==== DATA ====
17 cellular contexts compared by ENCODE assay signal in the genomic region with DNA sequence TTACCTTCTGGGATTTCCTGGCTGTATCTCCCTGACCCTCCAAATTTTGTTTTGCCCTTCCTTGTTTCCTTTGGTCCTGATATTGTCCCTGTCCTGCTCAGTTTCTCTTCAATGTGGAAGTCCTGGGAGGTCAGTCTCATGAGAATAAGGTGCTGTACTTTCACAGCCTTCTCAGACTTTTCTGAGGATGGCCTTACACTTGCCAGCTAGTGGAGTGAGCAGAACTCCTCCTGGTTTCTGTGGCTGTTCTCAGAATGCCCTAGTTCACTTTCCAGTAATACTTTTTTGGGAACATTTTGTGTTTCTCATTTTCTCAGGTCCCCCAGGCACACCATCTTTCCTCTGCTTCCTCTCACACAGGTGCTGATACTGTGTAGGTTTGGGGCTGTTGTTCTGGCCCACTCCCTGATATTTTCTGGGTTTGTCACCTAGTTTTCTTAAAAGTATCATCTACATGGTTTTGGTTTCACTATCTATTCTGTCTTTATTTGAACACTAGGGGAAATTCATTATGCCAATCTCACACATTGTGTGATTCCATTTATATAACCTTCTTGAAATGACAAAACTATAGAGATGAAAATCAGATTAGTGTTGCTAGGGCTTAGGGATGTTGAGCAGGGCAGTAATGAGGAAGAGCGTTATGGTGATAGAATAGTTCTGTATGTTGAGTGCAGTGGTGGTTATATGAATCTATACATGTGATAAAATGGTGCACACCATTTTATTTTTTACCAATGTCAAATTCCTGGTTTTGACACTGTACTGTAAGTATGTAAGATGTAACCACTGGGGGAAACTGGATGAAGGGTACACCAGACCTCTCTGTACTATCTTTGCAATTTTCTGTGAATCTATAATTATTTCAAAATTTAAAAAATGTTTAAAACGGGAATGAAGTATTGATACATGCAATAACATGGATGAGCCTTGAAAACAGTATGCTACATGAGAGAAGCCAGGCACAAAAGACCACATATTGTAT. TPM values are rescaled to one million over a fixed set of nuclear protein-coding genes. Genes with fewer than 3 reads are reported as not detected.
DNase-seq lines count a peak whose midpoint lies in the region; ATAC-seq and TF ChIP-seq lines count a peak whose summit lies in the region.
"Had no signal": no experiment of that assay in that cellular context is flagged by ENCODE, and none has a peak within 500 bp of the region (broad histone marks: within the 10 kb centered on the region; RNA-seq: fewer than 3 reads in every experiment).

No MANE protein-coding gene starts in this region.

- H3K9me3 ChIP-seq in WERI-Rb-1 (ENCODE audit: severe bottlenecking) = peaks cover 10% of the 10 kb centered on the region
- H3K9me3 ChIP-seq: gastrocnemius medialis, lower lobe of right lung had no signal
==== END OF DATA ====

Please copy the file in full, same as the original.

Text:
17 cellular contexts compared by ENCODE assay signal in the genomic region with DNA sequence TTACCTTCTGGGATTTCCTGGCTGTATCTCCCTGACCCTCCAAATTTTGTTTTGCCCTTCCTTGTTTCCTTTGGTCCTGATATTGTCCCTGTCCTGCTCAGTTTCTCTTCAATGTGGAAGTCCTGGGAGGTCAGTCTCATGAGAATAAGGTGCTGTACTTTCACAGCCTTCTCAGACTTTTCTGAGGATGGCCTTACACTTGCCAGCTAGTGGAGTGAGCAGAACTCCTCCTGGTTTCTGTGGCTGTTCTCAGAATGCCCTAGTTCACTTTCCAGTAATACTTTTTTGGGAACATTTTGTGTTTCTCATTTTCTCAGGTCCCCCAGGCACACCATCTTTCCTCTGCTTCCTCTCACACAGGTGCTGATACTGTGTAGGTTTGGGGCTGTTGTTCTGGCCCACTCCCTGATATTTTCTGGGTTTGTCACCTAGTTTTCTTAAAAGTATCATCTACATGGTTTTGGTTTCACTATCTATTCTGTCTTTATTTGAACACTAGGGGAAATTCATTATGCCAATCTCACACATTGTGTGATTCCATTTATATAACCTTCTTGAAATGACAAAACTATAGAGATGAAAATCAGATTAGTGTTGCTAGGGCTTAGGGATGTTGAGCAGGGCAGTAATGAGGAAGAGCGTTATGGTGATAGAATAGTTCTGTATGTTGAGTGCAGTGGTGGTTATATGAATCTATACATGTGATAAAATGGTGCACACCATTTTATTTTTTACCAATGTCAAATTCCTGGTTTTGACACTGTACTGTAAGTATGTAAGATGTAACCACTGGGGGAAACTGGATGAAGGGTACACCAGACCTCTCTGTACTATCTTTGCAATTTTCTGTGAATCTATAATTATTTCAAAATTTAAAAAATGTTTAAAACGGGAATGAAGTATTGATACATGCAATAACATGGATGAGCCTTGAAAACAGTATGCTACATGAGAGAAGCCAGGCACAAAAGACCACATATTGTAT. TPM values are rescaled to one million over a fixed set of nuclear protein-coding genes. Genes with fewer than 3 reads are reported as not detected.
DNase-seq lines count a peak whose midpoint lies in the region; ATAC-seq and TF ChIP-seq lines count a peak whose summit lies in the region.
"Had no signal": no experiment of that assay in that cellular context is flagged by ENCODE, and none has a peak within 500 bp of the region (broad histone marks: within the 10 kb centered on the region; RNA-seq: fewer than 3 reads in every experiment).

No MANE protein-coding gene starts in this region.

- H3K9me3 ChIP-seq in WERI-Rb-1 (ENCODE audit: severe bottlenecking) = peaks cover 10% of the 10 kb centered on the region
- H3K9me3 ChIP-seq: gastrocnemius medialis, lower lobe of right lung had no signal